Walking through the Memorial, chilled to the bone despite the heat, it was easy to fall into the trap of disassociating oneself from the history. It was long ago. Ancient history. That time has passed.
But, it wasn’t. It hasn’t passed.
I remember James Byrd, Jr., chained by his ankles and dragged behind a truck for 3 miles by three white supremacists; I was 23. There was Mulugeta Seraw in Portland, Oregon, lynched in 1988; I was 14. Christopher Wilson was almost lynched in Florida when I was 20, and Yusef Hawkins was lynched in New York City when I was 15. And, Ahmaud Arbery was lynched on February 23, 2020, by three white men in Georgia; I was 46, and my children were 10 and 12. It’s not the past; it is our present.
…until they understand it, they cannot be released from it…
As I walked from the Memorial, my mind wandered to Helen, my late godmother, and her siblings. Helen knew her grandfather, Caesar McClellan, for 24 years before his death in 1944. Born in 1840, he was someone’s property for the first 25 years of his life. Helen died in 2015, having known well a relative who had no more rights than a suitcase for nearly 1/4 century.
How do we understand our history? What did Baldwin mean? I know well I’m not worthy of interpreting the meaning of thoughts from Baldwin, but I know this: We cannot understand. I cannot understand, truly understand, what makes a man drag another human to death, hang a girl from a tree, or claim ownership of a fellow human being. As Baldwin wrote: “One can be, indeed one must strive to become, tough and philosophical concerning destruction and death, for this is what most of mankind has been best at since we have heard of man. (But remember: most of mankind is not all of mankind.) But it is not permissible that the authors of devastation should also be innocent. It is the innocence which constitutes the crime.”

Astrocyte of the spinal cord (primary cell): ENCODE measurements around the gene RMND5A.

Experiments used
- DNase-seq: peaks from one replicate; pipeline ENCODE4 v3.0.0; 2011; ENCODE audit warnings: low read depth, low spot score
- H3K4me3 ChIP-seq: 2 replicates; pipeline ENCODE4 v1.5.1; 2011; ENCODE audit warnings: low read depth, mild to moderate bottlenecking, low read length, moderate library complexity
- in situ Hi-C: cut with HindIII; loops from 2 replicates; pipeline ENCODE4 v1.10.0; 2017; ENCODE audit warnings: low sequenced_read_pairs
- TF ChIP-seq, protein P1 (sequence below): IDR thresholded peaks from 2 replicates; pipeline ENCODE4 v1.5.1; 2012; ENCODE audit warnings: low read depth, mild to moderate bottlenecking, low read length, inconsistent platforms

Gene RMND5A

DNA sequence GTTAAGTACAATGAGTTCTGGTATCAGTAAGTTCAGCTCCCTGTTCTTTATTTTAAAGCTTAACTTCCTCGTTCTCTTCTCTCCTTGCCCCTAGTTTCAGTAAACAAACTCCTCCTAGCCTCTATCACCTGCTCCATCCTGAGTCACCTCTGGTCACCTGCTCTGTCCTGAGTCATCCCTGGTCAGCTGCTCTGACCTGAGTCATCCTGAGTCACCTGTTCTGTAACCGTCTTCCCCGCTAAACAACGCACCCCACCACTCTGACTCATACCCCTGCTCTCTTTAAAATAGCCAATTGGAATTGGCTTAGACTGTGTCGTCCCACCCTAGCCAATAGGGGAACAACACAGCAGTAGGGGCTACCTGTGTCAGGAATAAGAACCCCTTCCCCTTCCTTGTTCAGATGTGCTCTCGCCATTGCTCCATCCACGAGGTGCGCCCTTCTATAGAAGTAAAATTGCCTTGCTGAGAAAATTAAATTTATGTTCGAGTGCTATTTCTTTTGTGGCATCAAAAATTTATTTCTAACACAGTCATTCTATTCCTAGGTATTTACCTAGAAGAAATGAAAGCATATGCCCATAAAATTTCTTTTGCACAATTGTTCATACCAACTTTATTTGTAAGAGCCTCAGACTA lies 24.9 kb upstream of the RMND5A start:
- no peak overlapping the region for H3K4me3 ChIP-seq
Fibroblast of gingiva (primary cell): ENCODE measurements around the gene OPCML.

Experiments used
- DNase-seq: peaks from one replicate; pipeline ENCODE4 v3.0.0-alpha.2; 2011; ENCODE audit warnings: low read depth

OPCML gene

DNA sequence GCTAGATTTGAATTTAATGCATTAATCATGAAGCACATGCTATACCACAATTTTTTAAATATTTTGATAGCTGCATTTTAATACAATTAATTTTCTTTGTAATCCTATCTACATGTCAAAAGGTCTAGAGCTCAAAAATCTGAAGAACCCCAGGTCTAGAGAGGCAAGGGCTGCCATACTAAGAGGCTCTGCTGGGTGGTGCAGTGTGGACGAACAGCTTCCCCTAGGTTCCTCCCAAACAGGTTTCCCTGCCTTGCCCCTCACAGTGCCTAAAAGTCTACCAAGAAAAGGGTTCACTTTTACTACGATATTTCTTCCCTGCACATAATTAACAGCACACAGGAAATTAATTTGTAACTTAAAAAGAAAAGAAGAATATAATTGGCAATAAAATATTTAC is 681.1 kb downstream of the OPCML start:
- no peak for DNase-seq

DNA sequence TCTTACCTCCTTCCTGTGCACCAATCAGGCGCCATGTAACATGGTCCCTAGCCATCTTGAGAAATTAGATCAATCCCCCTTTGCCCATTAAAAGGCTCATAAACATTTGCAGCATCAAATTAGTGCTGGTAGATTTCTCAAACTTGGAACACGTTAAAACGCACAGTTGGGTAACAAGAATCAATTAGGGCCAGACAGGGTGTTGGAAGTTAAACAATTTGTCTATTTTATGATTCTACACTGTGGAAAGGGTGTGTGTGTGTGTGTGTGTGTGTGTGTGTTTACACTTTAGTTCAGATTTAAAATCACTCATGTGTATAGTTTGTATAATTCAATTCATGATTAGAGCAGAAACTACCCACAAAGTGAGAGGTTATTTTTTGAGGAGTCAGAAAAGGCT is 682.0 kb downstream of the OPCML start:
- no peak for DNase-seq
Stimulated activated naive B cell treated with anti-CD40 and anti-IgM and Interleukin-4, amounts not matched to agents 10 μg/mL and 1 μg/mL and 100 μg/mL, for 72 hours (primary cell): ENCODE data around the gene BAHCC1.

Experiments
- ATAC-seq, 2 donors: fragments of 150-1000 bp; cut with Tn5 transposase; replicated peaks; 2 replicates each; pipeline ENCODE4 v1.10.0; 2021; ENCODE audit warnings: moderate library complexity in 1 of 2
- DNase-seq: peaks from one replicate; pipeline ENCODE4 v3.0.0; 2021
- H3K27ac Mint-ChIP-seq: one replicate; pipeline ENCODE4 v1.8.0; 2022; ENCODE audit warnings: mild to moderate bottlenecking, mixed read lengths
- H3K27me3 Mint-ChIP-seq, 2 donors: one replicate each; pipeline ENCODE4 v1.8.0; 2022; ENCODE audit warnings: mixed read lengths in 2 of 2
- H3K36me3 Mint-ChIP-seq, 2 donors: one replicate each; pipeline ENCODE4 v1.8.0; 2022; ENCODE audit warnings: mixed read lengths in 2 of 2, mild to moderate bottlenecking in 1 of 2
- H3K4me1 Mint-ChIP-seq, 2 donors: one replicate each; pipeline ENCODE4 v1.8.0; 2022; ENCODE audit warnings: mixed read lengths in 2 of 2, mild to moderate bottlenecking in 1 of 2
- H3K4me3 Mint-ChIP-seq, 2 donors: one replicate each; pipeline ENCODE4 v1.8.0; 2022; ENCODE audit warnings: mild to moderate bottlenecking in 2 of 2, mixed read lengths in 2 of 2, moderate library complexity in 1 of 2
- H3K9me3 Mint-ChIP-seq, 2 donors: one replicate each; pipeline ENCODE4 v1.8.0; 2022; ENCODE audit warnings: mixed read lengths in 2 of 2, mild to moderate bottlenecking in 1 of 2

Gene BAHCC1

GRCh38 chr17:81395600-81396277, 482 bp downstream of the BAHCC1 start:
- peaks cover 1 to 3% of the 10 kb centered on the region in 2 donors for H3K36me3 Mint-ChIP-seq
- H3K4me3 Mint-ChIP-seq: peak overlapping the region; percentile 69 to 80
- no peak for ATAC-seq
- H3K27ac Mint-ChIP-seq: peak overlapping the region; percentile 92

But, I can - we can - cement the reality of our past, distant and recent, into the twisted mosaic of our present. Just because we cannot understand it does not mean we cannot embrace it, accept it as a tragic, awful, sinful part of our history, and by embracing it, by accepting it, by diving into it - painful as it is - we knowingly accept our lack of innocence, our unwilling complicity in the crimes of our past, and can begin to heal.
Baldwin ends his letter thus:
And if the word integration means anything, this is what it means: that we, with love, shall force our brothers to see themselves as they are, to cease fleeing from reality and begin to change it. For this is your home, my friend, do not be driven from it; great men have done great things here, and will again, and we can make America what America must become. It will be hard, James, but you come from sturdy, peasant stock, men who picked cotton and dammed rivers and built railroads, and in the teeth of the most terrifying odds, achieved an unassailable and monumental dignity. You come from a long line of poets, some of the greatest poets since Homer. One of them said, The very time I thought I was lost, My dungeon shook and my chains fell off.
You know, and I know, that the country is celebrating one hundred years of freedom one hundred years too soon. We cannot be free until they are free.James Baldwin, A Letter to my Nephew, 1962
Let us all shake the dungeon and release the chains that trap us in our history.